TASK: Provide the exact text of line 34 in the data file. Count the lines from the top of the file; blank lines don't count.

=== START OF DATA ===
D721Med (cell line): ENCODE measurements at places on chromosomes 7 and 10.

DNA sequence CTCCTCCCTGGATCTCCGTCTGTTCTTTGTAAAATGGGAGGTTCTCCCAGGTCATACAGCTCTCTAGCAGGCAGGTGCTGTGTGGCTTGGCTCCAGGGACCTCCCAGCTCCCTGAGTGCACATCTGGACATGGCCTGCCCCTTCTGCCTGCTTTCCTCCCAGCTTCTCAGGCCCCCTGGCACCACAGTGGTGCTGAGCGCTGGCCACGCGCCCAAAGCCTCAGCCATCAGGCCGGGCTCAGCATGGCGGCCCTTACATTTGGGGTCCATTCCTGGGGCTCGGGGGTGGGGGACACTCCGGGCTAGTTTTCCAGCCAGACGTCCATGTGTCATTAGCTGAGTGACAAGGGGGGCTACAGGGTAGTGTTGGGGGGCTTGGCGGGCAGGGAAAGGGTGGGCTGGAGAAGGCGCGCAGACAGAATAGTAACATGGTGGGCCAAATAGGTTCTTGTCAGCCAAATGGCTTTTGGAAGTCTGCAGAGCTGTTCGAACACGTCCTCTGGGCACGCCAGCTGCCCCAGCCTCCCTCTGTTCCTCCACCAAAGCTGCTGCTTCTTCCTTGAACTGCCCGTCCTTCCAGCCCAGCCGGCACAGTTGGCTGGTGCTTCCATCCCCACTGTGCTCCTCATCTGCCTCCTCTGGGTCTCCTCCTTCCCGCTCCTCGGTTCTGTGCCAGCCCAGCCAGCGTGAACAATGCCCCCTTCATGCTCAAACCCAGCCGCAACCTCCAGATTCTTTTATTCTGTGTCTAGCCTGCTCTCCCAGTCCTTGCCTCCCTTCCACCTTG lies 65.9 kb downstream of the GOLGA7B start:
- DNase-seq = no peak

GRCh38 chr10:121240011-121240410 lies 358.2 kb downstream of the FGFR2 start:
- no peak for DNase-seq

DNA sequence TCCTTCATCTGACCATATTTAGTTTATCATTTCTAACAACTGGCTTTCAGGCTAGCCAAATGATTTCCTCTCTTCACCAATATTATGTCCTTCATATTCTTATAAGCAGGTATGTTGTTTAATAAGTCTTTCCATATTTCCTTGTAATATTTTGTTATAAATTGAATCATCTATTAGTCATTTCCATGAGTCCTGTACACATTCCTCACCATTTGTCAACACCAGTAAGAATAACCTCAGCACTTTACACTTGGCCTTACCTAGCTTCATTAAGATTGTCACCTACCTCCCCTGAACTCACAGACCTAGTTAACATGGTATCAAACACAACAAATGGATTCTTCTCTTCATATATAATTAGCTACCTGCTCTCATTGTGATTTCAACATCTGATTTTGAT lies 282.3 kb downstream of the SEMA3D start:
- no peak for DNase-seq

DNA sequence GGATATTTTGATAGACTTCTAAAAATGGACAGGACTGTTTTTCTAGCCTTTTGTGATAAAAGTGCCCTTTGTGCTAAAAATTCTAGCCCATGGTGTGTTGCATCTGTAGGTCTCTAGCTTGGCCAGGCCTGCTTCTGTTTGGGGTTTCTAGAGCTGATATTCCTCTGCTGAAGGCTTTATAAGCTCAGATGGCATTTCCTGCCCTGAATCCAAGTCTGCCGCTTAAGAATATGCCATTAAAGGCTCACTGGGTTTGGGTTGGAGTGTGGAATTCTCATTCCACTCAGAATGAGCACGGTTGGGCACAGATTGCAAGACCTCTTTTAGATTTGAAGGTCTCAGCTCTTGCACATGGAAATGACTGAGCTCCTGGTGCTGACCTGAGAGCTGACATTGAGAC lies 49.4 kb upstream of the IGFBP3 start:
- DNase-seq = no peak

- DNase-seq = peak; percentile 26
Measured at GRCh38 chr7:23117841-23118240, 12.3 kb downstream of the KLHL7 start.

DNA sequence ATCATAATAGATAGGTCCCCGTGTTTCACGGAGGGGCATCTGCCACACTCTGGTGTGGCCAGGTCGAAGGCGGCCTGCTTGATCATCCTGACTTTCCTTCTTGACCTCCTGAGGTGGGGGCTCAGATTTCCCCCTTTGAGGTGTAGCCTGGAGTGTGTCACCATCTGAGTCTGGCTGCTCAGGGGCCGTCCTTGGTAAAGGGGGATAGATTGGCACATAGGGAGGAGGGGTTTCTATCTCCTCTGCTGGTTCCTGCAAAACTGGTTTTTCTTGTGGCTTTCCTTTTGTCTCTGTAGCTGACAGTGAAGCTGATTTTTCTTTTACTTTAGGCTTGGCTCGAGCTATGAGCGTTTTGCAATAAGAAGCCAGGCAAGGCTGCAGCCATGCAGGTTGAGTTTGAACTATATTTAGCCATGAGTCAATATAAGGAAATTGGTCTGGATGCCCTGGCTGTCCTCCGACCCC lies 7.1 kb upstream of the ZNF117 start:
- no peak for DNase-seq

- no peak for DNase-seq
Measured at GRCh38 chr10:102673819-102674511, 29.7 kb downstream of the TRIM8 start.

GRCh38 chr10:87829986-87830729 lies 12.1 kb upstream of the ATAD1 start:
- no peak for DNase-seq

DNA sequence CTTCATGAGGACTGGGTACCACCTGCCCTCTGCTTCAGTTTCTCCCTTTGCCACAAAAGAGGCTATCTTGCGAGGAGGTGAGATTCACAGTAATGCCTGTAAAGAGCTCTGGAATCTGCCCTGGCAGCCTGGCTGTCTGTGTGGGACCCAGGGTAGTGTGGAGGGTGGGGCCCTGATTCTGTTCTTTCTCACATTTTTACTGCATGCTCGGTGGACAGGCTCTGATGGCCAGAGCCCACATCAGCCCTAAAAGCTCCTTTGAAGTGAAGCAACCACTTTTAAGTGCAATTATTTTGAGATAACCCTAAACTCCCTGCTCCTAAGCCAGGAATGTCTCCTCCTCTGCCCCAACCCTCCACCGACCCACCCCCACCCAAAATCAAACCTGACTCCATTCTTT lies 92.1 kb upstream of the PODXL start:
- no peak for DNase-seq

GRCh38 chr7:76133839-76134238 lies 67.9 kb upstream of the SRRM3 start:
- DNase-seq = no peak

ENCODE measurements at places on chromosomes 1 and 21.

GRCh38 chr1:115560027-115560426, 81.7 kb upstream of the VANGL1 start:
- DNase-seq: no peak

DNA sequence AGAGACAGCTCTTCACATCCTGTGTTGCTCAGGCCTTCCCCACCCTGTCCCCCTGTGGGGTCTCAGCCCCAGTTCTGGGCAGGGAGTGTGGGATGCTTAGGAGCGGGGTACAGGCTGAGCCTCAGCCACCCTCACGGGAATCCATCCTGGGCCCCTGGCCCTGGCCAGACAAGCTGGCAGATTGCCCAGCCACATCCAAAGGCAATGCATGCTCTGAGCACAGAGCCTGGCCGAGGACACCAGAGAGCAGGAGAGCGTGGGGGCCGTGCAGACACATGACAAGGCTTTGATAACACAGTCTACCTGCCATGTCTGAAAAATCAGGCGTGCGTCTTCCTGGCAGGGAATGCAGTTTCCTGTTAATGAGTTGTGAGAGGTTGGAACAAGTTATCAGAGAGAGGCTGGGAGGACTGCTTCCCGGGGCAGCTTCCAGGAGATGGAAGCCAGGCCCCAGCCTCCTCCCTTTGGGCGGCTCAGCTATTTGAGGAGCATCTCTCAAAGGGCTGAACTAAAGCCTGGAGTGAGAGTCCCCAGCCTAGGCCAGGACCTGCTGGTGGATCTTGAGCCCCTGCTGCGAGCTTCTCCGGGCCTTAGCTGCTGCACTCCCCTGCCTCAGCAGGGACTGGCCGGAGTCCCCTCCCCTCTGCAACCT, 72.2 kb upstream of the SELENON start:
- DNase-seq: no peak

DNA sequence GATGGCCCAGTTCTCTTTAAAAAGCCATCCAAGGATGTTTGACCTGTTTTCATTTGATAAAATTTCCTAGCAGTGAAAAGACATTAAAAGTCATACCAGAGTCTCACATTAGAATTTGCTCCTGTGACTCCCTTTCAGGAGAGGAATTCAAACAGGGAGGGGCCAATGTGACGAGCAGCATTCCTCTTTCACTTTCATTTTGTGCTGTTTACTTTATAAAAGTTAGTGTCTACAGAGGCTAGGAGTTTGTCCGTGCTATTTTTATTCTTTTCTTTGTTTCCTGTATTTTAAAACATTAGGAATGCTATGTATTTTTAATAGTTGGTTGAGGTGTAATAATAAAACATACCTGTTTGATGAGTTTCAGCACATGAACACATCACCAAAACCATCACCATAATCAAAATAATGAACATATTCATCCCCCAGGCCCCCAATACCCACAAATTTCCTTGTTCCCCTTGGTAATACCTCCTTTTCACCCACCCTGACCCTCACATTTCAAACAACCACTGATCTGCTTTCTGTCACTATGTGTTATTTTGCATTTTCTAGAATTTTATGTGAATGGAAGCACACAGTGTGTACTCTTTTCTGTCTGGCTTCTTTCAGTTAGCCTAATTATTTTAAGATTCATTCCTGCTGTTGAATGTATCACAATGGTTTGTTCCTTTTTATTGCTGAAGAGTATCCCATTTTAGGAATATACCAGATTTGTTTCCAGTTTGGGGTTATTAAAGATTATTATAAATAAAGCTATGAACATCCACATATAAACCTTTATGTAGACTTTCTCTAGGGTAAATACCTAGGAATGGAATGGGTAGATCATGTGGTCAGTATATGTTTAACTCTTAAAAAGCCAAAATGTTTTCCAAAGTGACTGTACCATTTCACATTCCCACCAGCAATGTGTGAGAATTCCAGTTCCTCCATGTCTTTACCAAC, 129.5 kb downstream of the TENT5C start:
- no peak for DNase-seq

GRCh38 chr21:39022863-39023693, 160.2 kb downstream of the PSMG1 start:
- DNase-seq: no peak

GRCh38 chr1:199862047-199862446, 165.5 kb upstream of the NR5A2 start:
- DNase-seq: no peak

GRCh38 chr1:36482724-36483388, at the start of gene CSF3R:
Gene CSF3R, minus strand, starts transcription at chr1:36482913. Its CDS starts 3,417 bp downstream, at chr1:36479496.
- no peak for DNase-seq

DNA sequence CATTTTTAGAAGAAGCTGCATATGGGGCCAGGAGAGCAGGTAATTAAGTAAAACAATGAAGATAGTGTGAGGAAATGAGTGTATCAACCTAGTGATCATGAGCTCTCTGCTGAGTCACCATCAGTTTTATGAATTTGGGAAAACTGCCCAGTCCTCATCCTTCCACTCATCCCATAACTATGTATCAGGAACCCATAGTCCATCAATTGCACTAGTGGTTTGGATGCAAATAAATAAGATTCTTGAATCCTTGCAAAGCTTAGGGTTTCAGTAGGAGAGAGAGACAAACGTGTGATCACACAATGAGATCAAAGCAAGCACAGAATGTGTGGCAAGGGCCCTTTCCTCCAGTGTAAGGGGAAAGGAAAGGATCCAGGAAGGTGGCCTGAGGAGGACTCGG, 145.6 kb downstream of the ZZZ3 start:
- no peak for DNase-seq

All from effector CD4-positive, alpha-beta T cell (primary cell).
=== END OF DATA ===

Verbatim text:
Gene CSF3R, minus strand, starts transcription at chr1:36482913. Its CDS starts 3,417 bp downstream, at chr1:36479496.